An Open-source Scientific RPN Calculator

Why reach for a bland, commercially available calculator when you be using a model that employs RPN (Reverse Polish Notation) in its calculations and be a custom build all at the same time? The kids may have colour TFTs and graphing functions, but your keyboard has no equals sign, and that means something.

Unfortunately for RPN enthusiasts, the RPN calculator is a little on the rare side. Since classic models from the 1970s and ’80s are rather pricey, [Anton Poluektov]’s just build his own called the OpenCalc. This glorious specimen is an open hardware RPN calculator with more than a nod to the venerable Hewlett Packard HP42 in its design.

At its heart is an STM32L476 low-power ARM processor and a Sharp Memory LCD, all on a PCB clad in a 3D-printed case you’d have been proud to own in the 1980s. It runs from a CR2032 which is more than can be said for some modern styles of calculator, and it gives the user everything you could wish for in a scientific calculator. The key legends are a set of printable stickers, which when printed on self-adhesive laser film prove durable enough to last. All the resources can be found in a GitHub repository, so if RPN is your thing there’s nothing to stop you building one for yourself.

If RPN interests you, it’s a subject we’ve looked at in greater detail in the past.

66 thoughts on “An Open-source Scientific RPN Calculator

    1. I have been using Droid48 forever and I’m very happy with it. Back in the early 90’s, I used x48 on workstations at college and I only feel home on RPN calcs with that ley layout. It carries a lot of baggage that I don’t need anymore, so I think I’ll look into RealCalc. Thank you.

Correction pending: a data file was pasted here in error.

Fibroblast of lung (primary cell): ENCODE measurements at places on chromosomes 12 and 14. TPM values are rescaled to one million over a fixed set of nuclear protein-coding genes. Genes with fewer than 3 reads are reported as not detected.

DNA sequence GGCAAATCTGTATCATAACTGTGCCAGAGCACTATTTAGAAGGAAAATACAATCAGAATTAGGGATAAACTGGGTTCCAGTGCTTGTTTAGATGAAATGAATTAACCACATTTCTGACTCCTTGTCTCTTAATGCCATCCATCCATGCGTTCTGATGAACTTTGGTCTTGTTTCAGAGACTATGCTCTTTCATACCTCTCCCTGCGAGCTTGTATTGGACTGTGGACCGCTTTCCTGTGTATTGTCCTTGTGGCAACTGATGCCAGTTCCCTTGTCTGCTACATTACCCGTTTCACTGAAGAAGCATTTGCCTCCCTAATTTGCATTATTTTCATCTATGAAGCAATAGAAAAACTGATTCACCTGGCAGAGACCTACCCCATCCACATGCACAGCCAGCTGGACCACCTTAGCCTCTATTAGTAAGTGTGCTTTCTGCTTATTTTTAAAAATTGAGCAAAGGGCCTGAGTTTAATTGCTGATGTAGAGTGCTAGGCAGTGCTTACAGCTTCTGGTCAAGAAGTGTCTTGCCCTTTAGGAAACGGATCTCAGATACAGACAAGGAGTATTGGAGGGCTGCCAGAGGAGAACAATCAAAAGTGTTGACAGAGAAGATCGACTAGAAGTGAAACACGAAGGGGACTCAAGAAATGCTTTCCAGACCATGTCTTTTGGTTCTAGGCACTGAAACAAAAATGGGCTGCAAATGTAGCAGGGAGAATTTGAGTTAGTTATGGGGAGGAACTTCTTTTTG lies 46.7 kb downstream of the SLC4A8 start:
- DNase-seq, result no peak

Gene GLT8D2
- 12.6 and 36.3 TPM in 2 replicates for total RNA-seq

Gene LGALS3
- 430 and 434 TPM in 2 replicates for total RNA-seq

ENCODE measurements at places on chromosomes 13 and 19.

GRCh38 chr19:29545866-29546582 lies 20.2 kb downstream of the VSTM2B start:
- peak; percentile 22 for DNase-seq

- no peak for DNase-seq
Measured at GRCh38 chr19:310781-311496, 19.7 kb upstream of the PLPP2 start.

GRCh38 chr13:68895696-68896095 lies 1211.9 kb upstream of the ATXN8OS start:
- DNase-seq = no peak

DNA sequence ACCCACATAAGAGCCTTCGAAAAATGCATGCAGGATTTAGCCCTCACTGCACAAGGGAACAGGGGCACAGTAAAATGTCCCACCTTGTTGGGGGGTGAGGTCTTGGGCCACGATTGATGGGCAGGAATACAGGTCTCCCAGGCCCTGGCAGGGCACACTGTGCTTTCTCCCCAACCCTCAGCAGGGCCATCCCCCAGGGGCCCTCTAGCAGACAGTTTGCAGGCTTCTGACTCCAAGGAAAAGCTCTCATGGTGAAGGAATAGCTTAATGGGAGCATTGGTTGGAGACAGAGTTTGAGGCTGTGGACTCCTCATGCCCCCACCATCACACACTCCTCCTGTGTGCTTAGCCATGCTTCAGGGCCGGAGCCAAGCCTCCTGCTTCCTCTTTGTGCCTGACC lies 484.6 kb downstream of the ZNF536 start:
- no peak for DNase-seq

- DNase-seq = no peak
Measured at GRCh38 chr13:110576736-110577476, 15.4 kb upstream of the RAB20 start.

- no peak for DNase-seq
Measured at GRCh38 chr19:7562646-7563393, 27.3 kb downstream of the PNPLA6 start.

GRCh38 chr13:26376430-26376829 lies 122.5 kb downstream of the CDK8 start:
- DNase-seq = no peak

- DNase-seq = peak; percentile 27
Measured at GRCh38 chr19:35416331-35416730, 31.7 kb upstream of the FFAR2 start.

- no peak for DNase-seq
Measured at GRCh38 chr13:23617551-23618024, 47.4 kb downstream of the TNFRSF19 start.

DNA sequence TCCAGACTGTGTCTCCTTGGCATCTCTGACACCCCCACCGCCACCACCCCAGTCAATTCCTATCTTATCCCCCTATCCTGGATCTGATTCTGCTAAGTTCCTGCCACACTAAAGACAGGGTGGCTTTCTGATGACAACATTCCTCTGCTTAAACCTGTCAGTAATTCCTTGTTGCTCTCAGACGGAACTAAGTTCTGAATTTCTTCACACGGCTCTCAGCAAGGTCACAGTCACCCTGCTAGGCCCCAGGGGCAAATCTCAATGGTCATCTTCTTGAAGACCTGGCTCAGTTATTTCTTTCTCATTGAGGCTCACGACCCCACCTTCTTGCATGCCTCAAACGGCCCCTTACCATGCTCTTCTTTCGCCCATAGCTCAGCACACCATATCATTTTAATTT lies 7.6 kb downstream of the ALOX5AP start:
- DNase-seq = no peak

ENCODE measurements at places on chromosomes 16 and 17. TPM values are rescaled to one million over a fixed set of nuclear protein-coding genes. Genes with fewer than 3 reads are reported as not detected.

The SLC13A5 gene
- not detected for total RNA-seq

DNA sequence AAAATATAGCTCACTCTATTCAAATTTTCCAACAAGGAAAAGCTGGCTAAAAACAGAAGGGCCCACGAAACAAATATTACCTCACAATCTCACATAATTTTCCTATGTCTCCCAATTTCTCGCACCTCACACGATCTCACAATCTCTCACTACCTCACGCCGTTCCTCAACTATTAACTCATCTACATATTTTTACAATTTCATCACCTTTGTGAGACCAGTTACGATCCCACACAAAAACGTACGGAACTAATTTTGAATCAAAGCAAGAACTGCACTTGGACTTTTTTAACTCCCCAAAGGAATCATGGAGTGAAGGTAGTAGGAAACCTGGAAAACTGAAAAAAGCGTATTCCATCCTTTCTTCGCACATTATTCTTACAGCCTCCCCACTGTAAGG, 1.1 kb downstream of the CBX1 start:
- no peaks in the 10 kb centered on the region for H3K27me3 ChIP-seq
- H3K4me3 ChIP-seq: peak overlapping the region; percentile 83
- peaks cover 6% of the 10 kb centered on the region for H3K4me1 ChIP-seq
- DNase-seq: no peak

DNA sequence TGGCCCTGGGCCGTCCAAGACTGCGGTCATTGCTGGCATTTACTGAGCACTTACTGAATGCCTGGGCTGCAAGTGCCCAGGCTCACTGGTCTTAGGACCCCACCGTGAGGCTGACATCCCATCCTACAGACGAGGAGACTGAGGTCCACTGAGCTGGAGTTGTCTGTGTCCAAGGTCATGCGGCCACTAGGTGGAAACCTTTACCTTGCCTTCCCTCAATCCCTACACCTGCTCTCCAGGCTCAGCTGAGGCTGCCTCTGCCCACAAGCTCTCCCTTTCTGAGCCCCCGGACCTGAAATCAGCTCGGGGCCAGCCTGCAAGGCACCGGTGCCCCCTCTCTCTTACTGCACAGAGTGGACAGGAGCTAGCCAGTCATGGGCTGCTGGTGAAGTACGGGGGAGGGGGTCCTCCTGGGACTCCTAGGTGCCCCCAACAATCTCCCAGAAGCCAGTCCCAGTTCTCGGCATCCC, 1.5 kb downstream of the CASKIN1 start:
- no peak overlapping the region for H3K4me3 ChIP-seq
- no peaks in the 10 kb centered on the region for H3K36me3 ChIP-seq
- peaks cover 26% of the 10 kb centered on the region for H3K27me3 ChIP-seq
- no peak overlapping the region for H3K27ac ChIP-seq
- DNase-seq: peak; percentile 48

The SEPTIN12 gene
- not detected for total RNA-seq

2. Me too. I installed it to understand what is all that hype about RPN. I didn’t switch to RPM but I could totally understand why some people still appreciate it. And maybe few times to get some more demanding result. Since I switched to iPhone I kind of miss it.

    3. @Me said: “I love RealCalc on my Android phone.”

      You have to pay for RealCalc Plus which unlocks all the functions. Also some say RealCalc Plus requires an internet connection to verify the license. No Internet connection, no additional paid-for functions. Try the completely free Droid48 (HP-48G/48S) and Free42 (HP-42S) Android HP calculator emulator apps instead.

      1. Thanks for the tip. I’ve been using RealCalc for years, but the nag screen is annoying. Given I actually owned a 48SX (still do) I’m keen to give Droid48 a go!

  1. Nice job!